• Indigenous Australians united in 2015 to protest the flagged closures of over 150 communities in Western Australia (AAP)Source: AAP
Indigenous communities across the nation must unite under one common Aboriginal rights cause if they are ever to achieve true political recognition, says a celebrated Indigenous elder.
By
Yasmin Noone

20 Oct 2015 - 4:19 PM  UPDATED 21 Oct 2015 - 12:58 PM

Tauto Sansbury, a 66-year-old Narungga man from the Yorke Peninsula of South Australia, appeared on NITV current affairs show Awaken to discuss how to advance the rights of Indigenous peoples in the face of threats to land and culture from large mining entities and governments.

The 2015 NAIDOC Lifetime Achievement Award winner said Aboriginal unity was the best way to achieve a stronger Indigenous voice and attain the power to negate such government policies as the forced closure of 150 remote WA communities and native title matters.

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"Aboriginal Australia: we've got a problem and I think the only way we are going to beat these people is that Aboriginal Australia unites as one," Mr Sansbury told an Awaken panel.

"Once we do that, we can start putting pressure on any government running this country because this is our country."

Consulting Indigenous on government initiatives that impact Aboriginal Australia is not good enough, the elder also commented.

"We want to make decisions. We want to change the agenda.

"We don't want to work to a white agenda anymore. We want an Aboriginal agenda [created] from the bottom up. We want to do that and we can do it and we can connect.

He said despite the fact that Indigenous peoples are from different regions all over Australia and the Torres Strait Islands, "we are supporting one another on one argument: that we don’t want anything happening to us".

"...Aboriginal Australia is starting to rise up and create an Aboriginal agenda.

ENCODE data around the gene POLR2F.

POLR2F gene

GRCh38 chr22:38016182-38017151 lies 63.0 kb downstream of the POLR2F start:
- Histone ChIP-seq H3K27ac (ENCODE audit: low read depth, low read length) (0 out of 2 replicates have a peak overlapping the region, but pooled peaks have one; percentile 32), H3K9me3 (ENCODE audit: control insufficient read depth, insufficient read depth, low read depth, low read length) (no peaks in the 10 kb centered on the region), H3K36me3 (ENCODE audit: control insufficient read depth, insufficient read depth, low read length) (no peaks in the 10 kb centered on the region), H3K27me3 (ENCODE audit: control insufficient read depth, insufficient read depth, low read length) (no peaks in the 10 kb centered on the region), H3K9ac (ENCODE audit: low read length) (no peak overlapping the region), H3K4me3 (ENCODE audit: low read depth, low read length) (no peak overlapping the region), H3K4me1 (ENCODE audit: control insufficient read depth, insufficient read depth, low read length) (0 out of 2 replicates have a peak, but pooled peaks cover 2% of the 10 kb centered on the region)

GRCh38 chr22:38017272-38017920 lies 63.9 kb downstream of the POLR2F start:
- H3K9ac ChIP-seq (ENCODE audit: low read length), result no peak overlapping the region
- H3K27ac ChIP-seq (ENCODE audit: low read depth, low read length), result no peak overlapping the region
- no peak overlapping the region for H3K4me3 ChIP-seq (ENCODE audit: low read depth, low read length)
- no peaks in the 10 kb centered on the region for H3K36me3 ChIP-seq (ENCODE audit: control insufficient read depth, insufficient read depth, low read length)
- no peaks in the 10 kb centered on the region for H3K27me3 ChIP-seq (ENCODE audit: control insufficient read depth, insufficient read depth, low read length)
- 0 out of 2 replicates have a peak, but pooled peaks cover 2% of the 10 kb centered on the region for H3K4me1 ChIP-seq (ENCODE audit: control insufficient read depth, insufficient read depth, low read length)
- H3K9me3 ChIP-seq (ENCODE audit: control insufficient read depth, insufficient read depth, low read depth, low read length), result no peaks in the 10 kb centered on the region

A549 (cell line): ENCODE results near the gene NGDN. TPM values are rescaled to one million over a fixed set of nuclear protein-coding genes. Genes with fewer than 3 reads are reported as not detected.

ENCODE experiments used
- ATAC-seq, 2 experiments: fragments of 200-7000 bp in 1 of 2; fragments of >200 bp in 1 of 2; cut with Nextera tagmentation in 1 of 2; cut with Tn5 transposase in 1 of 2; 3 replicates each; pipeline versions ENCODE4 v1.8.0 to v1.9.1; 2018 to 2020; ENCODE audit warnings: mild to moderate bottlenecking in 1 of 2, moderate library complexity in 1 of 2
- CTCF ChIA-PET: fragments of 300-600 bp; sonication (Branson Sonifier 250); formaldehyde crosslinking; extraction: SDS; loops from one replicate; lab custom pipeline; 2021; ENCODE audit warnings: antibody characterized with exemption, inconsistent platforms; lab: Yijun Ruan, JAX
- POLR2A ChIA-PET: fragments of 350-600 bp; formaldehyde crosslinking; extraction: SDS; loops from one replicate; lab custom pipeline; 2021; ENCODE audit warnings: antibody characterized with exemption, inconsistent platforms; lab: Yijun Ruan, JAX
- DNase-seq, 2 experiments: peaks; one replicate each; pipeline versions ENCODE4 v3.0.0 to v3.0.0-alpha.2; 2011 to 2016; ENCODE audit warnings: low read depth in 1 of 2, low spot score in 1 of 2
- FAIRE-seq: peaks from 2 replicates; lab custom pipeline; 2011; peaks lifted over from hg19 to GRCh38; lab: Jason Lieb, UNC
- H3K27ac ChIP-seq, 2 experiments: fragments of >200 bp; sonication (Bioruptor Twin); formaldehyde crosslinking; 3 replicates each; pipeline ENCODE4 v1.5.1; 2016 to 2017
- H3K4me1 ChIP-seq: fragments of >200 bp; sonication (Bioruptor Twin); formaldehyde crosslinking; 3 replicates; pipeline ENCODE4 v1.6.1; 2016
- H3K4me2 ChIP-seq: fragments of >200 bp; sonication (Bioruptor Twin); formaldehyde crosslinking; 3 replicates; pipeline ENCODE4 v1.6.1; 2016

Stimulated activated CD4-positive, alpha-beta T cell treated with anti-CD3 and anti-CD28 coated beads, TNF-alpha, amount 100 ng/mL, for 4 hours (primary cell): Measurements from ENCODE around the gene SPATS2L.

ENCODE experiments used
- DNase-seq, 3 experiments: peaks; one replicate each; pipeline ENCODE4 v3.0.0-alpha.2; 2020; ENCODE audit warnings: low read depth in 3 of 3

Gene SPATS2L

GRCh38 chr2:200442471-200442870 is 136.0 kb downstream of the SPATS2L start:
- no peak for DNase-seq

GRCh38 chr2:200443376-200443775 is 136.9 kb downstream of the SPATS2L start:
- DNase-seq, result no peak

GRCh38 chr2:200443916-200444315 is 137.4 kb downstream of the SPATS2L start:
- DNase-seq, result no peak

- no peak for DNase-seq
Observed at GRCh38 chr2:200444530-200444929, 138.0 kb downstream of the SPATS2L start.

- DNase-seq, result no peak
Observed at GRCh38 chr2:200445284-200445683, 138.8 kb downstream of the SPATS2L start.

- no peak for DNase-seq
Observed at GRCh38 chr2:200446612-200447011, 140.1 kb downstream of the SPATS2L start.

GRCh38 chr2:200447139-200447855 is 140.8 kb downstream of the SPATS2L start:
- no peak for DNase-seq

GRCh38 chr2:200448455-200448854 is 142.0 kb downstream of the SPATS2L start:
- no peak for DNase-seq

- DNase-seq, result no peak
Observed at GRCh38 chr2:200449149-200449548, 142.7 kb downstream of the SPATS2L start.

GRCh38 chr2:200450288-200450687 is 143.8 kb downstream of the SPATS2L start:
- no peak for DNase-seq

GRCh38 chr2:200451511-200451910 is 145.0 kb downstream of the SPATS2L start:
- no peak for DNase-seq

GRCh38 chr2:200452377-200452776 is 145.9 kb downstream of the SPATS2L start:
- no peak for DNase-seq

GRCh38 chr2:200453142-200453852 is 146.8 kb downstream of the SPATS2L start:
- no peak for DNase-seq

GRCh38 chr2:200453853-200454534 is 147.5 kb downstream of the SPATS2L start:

"No longer should we accept and sit down and tick the boxes and [engage in] consultation. I’m not interested in consultation. If they are going to come and talk to me about my country, then sit down and negotiate with me."

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Larissa Baldwin, Indigenous youth climate network Seed national coordinator, also on the Awaken panel, agreed with the call for greater self-determination and encouraged communities to take action to advance their own political rights.

"We need to remove this thing that has been embedded in Aboriginal people that governments should make decisions for us," said Ms Baldwin.

"In the [mainstream] non-Indigenous public, we need to educate them that we can make our own decisions and we will make our own choices: not wait for someone to give us self-determination.

"But we will take it for ourselves!"

How do you create nationwide unity?

Social media platforms were touted by the panel as a powerful way to rally thousands of Australians behind common Indigenous causes, with little or no funding needed.

"United, we can beat this mob," Mr Sansbury said, pointing to the example of the growth of SOS Blak Australia social media and rally campaign to protest community closures.

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Australians are speaking out in droves against the forced closure of remote Indigenous communities in WA, with tens of thousands of people voicing their support online.

Tanya Hunter, who was instrumental in organising Adelaide rallies in protest of proposed remote Western Australian community closures in March, explained on the show how social media helped build people power.

The uniting factor wasn't the region in which Indigenous people come from or a specific issue: she said support was about preserving and protecting Indigenous culture.

"South Australia rallied to the call of the Kimberley people, and everybody showed up and wanted to send a clear and strong message that we are united and that South Australia was in there supporting the rest of the country," Ms Hunter told the panel.

"It comes down to the same thing: it's about our culture and country. It's about us telling them about what you can and can't do" 

SOS Blak Australia protests were originally planned to take place over a number of Australian towns and cities. But following social media promotion about the need to resist closures, news spread internationally.

Indigenous and non-Indigenous attended rallies nationwide and by May, protests were being called in New Zealand, Los Angeles, Chicago, Denver, Honolulu, Houston, New York, Ottawa, Toronto, Hong Kong, Berlin and London in support of the cause.

"It comes down to the same thing: it's about our culture and country," said Ms Hunter. 

"It's about us telling them what you can and can't do."

The Awaken season starter, 'Talking Country', airs on NITV  at 9.00pm on Wednesday 21 October.

This special panel-themed show, hosted by Catherine Liddle, was filmed on the grounds of the Alice Springs Telegraph Station Historical Reserve in the Northern Territory.

This episode aims to encourage discussion about the innate link between Indigenous people and their country and the remarkable lengths that they will take to protect it. Get involved in the conversation on Twitter using #NITV .